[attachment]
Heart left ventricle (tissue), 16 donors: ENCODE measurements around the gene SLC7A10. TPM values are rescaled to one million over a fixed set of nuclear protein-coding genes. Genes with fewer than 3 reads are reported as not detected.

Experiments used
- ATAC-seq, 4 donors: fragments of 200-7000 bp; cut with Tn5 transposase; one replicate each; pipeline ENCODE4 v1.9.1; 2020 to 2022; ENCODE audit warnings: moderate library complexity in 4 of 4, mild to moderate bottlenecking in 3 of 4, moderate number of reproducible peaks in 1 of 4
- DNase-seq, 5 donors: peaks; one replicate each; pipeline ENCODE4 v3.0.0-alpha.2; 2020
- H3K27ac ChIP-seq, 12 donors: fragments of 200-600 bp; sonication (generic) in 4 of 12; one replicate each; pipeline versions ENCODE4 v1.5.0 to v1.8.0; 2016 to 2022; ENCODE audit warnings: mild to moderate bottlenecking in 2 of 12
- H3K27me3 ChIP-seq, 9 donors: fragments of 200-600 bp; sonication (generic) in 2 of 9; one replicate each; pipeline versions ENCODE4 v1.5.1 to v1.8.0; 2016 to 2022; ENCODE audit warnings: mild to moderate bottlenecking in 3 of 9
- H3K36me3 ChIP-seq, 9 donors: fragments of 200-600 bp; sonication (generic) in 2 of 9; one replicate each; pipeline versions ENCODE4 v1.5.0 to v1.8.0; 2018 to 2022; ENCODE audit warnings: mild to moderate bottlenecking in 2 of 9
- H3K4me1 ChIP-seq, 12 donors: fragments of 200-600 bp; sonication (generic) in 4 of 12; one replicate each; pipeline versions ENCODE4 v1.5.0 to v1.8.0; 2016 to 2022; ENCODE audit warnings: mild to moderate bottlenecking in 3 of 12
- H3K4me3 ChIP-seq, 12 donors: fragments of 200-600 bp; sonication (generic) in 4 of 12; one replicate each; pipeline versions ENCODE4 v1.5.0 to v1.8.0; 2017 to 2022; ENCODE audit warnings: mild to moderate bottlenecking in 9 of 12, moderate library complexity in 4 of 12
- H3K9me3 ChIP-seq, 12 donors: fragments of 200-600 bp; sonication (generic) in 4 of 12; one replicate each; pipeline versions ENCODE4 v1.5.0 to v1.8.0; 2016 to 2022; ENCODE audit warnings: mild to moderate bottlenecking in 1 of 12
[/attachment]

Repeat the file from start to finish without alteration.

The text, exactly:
Heart left ventricle (tissue), 16 donors: ENCODE measurements around the gene SLC7A10. TPM values are rescaled to one million over a fixed set of nuclear protein-coding genes. Genes with fewer than 3 reads are reported as not detected.

Experiments used
- ATAC-seq, 4 donors: fragments of 200-7000 bp; cut with Tn5 transposase; one replicate each; pipeline ENCODE4 v1.9.1; 2020 to 2022; ENCODE audit warnings: moderate library complexity in 4 of 4, mild to moderate bottlenecking in 3 of 4, moderate number of reproducible peaks in 1 of 4
- DNase-seq, 5 donors: peaks; one replicate each; pipeline ENCODE4 v3.0.0-alpha.2; 2020
- H3K27ac ChIP-seq, 12 donors: fragments of 200-600 bp; sonication (generic) in 4 of 12; one replicate each; pipeline versions ENCODE4 v1.5.0 to v1.8.0; 2016 to 2022; ENCODE audit warnings: mild to moderate bottlenecking in 2 of 12
- H3K27me3 ChIP-seq, 9 donors: fragments of 200-600 bp; sonication (generic) in 2 of 9; one replicate each; pipeline versions ENCODE4 v1.5.1 to v1.8.0; 2016 to 2022; ENCODE audit warnings: mild to moderate bottlenecking in 3 of 9
- H3K36me3 ChIP-seq, 9 donors: fragments of 200-600 bp; sonication (generic) in 2 of 9; one replicate each; pipeline versions ENCODE4 v1.5.0 to v1.8.0; 2018 to 2022; ENCODE audit warnings: mild to moderate bottlenecking in 2 of 9
- H3K4me1 ChIP-seq, 12 donors: fragments of 200-600 bp; sonication (generic) in 4 of 12; one replicate each; pipeline versions ENCODE4 v1.5.0 to v1.8.0; 2016 to 2022; ENCODE audit warnings: mild to moderate bottlenecking in 3 of 12
- H3K4me3 ChIP-seq, 12 donors: fragments of 200-600 bp; sonication (generic) in 4 of 12; one replicate each; pipeline versions ENCODE4 v1.5.0 to v1.8.0; 2017 to 2022; ENCODE audit warnings: mild to moderate bottlenecking in 9 of 12, moderate library complexity in 4 of 12
- H3K9me3 ChIP-seq, 12 donors: fragments of 200-600 bp; sonication (generic) in 4 of 12; one replicate each; pipeline versions ENCODE4 v1.5.0 to v1.8.0; 2016 to 2022; ENCODE audit warnings: mild to moderate bottlenecking in 1 of 12